The 1990-93 British television production of Jeeves and Wooster has a special kind of historical and formal unity. The show starred Hugh Laurie and Stephen Fry, was compiled and adapted from P.G. Wodehouse’s stories about the 1930s London socialite, Bertie Wooster, and his all-knowing valet, Jeeves. Wodehouse’s “Jeeves stories”, much like the serialized novels of Charles Dickens and Sir Arthur Conan Doyle, have a narrative zing seemingly tailor-made for the television format. While they may not have actually inspired how radio and television took shape, they certainly seem like they did, with their episodic form, their light-hearted comedy, their circumstantial conflicts that right themselves with only minimal effort.
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Last week, Dr. Phil welcomed Kelly Cutrone, the habitually black-clad leader of People’s Revolution, the Manhattan-based public relations firm. Cutrone first entered the pop culture universe through appearances on MTV’s The Hills and as a mentor to Whitney Port on The City. Her own show on Bravo, Kell on Earth, featured Cutrone working with her People’s Revolution partners and clients and dealing with favor-seekers and clumsy interns. Through the brutally frank demeanor she displayed on these shows, Cutrone built a fiercely loyal following of young fans hoping to break into the fashion and public relations industries.
On his show, Dr. Phil invited Cutrone to confront two severely mollycoddled young women whose lavish lifestyles were bankrolled by their doting parents. The women’s delusions of impending stardom (one wears a golden tiara as an everyday accessory) were the most extreme examples of young people hoping to be lifted into the next wave of reality TV fame. After the showed aired, Cutrone notified her 92,000 Twitter followers that she had signed on to become a correspondent for Dr. Phil’s show, thereby infusing daytime television with her own brand of “truth-telling”, as an admiring Dr. Phil described her candor.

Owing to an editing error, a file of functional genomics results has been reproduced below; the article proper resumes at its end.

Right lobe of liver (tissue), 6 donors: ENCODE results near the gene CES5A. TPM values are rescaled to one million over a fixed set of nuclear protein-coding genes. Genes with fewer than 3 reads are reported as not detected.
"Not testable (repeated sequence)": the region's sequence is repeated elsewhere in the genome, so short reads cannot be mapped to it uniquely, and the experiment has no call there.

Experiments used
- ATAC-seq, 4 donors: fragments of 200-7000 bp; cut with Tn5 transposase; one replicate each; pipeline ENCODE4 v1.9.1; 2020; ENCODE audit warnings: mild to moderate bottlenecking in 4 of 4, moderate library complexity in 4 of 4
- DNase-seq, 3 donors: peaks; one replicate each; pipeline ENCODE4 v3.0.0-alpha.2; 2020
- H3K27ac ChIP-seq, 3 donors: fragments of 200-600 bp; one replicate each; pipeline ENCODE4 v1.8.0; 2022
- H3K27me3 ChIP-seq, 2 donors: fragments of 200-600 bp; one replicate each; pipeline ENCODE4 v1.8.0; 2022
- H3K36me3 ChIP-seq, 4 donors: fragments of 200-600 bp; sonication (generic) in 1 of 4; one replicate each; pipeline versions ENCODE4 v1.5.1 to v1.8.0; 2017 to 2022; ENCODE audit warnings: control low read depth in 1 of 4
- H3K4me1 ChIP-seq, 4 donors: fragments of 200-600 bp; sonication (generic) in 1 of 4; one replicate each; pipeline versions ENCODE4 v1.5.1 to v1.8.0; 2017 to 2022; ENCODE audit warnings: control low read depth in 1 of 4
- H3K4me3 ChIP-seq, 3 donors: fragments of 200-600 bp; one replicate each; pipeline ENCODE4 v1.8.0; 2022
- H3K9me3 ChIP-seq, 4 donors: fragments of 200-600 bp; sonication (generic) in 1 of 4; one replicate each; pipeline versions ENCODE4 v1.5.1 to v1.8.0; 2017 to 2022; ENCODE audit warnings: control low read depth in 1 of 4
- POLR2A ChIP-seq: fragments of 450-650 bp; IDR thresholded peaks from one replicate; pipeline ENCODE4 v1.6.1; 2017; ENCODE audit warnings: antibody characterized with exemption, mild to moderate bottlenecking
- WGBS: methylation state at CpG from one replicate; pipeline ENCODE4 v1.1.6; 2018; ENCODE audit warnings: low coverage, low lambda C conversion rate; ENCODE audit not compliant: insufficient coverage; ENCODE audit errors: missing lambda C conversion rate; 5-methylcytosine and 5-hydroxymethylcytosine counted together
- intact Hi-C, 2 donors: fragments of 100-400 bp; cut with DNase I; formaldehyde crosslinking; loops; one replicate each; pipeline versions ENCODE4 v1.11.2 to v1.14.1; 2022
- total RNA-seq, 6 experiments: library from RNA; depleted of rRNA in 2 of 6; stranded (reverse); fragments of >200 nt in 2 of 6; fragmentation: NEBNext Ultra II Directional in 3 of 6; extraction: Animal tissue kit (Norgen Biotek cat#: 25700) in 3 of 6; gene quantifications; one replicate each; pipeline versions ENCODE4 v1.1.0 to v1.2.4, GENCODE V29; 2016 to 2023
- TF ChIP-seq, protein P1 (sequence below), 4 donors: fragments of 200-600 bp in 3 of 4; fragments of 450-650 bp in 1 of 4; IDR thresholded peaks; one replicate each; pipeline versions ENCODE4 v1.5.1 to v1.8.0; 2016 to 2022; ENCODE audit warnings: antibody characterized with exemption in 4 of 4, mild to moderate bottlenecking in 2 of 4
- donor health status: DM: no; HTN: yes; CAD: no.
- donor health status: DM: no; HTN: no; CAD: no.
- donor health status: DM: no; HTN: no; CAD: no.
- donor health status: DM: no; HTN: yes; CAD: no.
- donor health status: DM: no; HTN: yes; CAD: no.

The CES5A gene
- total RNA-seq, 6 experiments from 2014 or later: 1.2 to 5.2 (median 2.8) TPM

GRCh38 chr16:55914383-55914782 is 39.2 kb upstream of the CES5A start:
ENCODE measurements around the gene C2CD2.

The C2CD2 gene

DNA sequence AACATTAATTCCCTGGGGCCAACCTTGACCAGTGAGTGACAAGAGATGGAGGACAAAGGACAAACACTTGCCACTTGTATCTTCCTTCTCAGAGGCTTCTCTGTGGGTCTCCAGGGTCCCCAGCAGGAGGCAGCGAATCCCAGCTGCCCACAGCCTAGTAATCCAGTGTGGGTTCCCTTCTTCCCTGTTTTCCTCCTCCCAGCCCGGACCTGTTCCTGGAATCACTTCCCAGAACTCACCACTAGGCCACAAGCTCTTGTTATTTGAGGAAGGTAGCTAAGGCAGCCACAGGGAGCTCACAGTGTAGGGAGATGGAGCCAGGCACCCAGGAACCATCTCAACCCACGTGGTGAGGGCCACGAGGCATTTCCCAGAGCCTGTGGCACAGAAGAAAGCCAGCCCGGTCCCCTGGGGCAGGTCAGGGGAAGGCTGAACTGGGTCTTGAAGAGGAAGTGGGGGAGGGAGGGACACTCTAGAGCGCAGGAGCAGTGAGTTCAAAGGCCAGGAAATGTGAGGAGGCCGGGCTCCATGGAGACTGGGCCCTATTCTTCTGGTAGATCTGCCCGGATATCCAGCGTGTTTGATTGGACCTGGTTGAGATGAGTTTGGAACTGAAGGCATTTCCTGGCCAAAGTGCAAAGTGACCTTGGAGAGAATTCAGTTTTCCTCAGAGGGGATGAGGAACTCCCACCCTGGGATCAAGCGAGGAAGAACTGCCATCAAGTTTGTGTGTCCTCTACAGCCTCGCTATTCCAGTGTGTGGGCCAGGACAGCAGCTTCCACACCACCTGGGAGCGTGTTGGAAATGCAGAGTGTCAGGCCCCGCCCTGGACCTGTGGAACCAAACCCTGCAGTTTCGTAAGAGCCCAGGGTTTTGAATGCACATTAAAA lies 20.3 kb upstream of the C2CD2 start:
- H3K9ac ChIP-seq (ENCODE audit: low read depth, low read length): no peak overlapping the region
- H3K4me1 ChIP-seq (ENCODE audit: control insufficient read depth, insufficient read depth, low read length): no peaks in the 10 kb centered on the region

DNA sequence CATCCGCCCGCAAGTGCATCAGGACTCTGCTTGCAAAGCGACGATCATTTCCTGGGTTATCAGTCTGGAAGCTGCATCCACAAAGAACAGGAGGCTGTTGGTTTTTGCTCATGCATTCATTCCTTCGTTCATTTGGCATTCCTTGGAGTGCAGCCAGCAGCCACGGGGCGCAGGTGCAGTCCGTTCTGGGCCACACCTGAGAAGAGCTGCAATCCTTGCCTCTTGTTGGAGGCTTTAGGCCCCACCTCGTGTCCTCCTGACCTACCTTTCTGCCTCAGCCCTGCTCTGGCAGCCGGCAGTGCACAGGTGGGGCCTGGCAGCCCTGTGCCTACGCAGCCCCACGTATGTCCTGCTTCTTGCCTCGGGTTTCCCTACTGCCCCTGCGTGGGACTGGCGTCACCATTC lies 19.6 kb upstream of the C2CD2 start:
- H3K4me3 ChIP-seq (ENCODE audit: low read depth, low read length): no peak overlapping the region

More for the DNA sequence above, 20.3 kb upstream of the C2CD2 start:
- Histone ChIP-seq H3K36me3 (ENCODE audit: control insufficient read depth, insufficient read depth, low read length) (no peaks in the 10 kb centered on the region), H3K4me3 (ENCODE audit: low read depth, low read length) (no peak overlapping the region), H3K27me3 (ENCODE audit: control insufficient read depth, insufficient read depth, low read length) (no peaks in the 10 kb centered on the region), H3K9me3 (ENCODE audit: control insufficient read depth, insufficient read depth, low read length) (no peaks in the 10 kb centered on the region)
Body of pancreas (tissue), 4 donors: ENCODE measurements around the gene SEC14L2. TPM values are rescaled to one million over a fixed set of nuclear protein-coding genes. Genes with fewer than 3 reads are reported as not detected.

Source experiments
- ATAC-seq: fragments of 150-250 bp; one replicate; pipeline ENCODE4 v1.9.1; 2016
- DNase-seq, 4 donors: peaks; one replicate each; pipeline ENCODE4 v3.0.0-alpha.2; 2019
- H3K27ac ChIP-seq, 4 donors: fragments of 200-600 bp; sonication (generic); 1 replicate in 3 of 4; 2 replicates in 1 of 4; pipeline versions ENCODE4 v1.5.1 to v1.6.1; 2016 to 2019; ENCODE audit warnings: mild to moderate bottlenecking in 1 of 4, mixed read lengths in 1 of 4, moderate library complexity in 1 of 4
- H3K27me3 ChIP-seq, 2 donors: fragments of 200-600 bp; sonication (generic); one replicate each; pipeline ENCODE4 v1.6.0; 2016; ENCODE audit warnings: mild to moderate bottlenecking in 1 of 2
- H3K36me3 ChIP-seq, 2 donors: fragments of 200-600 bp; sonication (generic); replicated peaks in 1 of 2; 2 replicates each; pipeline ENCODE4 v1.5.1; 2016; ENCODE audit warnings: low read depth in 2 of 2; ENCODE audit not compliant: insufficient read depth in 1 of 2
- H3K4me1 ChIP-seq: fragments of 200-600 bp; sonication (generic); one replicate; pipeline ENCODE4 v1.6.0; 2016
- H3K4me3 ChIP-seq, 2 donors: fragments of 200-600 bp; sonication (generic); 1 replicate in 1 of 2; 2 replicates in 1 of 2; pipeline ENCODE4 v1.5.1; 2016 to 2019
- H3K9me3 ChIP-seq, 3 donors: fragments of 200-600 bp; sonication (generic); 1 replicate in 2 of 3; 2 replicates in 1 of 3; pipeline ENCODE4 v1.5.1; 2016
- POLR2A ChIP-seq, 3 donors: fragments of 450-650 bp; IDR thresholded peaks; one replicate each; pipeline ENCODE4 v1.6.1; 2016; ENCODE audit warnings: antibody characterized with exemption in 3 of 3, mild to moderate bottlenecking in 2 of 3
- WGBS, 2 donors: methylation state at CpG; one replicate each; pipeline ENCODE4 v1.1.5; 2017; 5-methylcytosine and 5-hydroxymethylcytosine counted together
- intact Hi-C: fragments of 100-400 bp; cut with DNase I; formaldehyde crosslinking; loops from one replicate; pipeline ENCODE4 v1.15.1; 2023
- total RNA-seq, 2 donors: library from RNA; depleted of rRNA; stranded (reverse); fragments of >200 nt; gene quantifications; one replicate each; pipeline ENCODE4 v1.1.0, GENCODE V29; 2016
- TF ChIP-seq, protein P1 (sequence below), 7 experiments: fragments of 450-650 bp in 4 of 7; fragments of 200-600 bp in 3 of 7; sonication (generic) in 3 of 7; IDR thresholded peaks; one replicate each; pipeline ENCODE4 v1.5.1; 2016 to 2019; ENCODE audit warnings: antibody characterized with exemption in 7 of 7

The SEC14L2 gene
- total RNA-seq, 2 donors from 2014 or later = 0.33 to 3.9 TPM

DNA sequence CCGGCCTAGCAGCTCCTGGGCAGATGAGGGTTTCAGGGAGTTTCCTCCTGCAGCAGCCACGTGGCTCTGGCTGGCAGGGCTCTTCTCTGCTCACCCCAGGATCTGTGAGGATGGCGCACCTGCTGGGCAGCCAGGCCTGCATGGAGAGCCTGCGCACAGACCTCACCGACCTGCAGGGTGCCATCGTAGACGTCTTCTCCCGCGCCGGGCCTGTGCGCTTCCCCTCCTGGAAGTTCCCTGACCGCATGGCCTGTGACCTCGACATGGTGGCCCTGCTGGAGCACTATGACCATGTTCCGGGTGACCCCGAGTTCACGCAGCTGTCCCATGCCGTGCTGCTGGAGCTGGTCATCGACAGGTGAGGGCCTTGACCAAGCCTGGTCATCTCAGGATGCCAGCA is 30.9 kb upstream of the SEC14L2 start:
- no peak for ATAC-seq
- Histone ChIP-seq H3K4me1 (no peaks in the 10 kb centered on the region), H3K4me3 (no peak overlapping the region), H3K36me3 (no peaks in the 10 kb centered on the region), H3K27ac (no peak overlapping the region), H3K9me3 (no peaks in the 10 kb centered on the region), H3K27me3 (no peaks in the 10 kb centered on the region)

The fourth season of The Millionaire Matchmaker, takes Patti Stanger and her matchmaking assistants from Los Angeles to New York City. While the location has changed, not much else has. There are still millionaires looking for love and awkward on-camera attempts at romance. Patti continues her firing squad approach to the line-up of potential dates for her millionaires, verbally shooting down men and women who don’t meet her grooming standards. They’re too tall, too short, too hairy, too bald, too fat, too frumpy. Patti is the dating dictator which makes the show less about unraveling the mysteries of finding your perfect match and more about Patti herself. In every episode Patti yells, scolds, grumbles or whines. For a woman who is supposed to be all about love, Patti is one stressed cupid.
Gird your loins once more, ladies and gents – after a glut of vampires and werewolves, for something to really get the blood pumping as the winter nights draw in. Or not.
Instead, we’ve a soapy drama with an empty, meaningless title using a well-known idiom - the BBC drama department convention which refuses to die. Lately, Lip Service, which follows a group of gay Glaswegians, the city depicted as a stylish neon metropolis, rather than the usual grimy urban hell. Despite the vaguely sexy word-association, Lip Service is that surprisingly ubiquitous creature; a series obsessed with sex that is hopelessly devoid of the erotic.
Gok Wan knows good body shapers and isn’t afraid to share. As the host of the UK version of How to Look Good Naked, Wan uses both fashion consultations and mini therapy sessions to teach women how to love what nature gave them. The series, which recently finished its sixth season on Channel 4, is a makeover show but wants to be a life-changing therapy session. This identity crisis reflects reality television’s love affair with therapeutic discourse, but does a disservice to why this show really works. It’s not Wan’s body image counseling that makes his guest feel great at the end of the hour. Rather, it’s his role as best friend.